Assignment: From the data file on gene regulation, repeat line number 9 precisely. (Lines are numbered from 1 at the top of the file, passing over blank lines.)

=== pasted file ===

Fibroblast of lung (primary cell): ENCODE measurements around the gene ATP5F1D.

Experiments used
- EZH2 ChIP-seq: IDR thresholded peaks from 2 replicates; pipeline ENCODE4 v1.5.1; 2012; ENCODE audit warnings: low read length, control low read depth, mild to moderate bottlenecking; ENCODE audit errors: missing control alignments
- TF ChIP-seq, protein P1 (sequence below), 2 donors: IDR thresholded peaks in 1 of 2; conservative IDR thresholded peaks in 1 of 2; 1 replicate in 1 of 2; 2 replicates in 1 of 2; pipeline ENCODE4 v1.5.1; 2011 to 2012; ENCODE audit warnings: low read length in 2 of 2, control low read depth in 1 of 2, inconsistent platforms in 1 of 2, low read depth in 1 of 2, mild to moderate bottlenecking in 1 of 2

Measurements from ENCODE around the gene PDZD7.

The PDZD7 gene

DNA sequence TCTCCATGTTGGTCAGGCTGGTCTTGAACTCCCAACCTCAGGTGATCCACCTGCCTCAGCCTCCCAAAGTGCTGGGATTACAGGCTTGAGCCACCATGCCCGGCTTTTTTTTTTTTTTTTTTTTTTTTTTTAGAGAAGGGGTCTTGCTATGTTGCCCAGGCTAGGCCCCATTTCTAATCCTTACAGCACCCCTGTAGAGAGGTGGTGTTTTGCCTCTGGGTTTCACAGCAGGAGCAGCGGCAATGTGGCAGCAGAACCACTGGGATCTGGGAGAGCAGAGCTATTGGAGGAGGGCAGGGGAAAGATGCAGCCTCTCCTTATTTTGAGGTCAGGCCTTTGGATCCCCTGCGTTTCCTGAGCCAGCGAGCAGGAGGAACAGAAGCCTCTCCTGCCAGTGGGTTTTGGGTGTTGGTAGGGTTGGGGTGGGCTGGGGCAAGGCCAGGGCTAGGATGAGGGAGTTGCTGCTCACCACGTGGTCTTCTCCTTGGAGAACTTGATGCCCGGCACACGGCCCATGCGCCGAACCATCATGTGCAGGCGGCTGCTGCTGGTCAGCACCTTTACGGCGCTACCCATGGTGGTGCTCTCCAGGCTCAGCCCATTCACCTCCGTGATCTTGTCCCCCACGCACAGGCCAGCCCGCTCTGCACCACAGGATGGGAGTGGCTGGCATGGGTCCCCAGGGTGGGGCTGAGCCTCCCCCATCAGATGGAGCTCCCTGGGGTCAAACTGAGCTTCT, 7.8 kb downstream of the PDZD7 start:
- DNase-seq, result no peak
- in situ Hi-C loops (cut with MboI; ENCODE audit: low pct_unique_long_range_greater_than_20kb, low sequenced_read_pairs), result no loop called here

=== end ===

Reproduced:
- in situ Hi-C loops (cut with MboI; ENCODE audit: low pct_unique_long_range_greater_than_20kb, low sequenced_read_pairs), result no loop called here